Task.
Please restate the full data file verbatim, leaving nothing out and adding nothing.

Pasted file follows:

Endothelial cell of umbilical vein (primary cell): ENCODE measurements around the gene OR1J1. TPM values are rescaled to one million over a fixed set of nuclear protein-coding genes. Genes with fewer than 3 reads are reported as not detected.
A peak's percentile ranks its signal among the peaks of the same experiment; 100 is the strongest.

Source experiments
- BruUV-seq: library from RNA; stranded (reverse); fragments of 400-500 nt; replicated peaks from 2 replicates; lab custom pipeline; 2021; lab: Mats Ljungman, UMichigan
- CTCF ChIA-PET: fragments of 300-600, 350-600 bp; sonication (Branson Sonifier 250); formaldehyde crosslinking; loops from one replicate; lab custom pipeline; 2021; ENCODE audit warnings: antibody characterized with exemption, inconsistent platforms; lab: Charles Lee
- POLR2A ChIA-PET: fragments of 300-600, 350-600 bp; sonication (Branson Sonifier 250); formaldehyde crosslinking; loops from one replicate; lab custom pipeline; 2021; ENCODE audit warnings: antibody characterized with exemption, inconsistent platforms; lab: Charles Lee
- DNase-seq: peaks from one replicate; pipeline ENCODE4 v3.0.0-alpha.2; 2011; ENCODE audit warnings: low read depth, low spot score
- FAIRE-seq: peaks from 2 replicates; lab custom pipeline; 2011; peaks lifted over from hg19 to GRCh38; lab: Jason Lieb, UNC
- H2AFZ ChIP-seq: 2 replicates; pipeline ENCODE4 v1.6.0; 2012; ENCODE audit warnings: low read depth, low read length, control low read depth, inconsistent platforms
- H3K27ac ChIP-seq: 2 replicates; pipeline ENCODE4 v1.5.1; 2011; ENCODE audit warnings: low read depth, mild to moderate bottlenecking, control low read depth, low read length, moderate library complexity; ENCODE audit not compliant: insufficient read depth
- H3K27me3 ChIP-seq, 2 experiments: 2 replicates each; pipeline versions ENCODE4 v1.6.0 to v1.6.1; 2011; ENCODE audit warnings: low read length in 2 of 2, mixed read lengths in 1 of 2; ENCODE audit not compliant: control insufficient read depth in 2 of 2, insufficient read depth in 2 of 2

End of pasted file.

Endothelial cell of umbilical vein (primary cell): ENCODE measurements around the gene OR1J1. TPM values are rescaled to one million over a fixed set of nuclear protein-coding genes. Genes with fewer than 3 reads are reported as not detected.
A peak's percentile ranks its signal among the peaks of the same experiment; 100 is the strongest.

Source experiments
- BruUV-seq: library from RNA; stranded (reverse); fragments of 400-500 nt; replicated peaks from 2 replicates; lab custom pipeline; 2021; lab: Mats Ljungman, UMichigan
- CTCF ChIA-PET: fragments of 300-600, 350-600 bp; sonication (Branson Sonifier 250); formaldehyde crosslinking; loops from one replicate; lab custom pipeline; 2021; ENCODE audit warnings: antibody characterized with exemption, inconsistent platforms; lab: Charles Lee
- POLR2A ChIA-PET: fragments of 300-600, 350-600 bp; sonication (Branson Sonifier 250); formaldehyde crosslinking; loops from one replicate; lab custom pipeline; 2021; ENCODE audit warnings: antibody characterized with exemption, inconsistent platforms; lab: Charles Lee
- DNase-seq: peaks from one replicate; pipeline ENCODE4 v3.0.0-alpha.2; 2011; ENCODE audit warnings: low read depth, low spot score
- FAIRE-seq: peaks from 2 replicates; lab custom pipeline; 2011; peaks lifted over from hg19 to GRCh38; lab: Jason Lieb, UNC
- H2AFZ ChIP-seq: 2 replicates; pipeline ENCODE4 v1.6.0; 2012; ENCODE audit warnings: low read depth, low read length, control low read depth, inconsistent platforms
- H3K27ac ChIP-seq: 2 replicates; pipeline ENCODE4 v1.5.1; 2011; ENCODE audit warnings: low read depth, mild to moderate bottlenecking, control low read depth, low read length, moderate library complexity; ENCODE audit not compliant: insufficient read depth
- H3K27me3 ChIP-seq, 2 experiments: 2 replicates each; pipeline versions ENCODE4 v1.6.0 to v1.6.1; 2011; ENCODE audit warnings: low read length in 2 of 2, mixed read lengths in 1 of 2; ENCODE audit not compliant: control insufficient read depth in 2 of 2, insufficient read depth in 2 of 2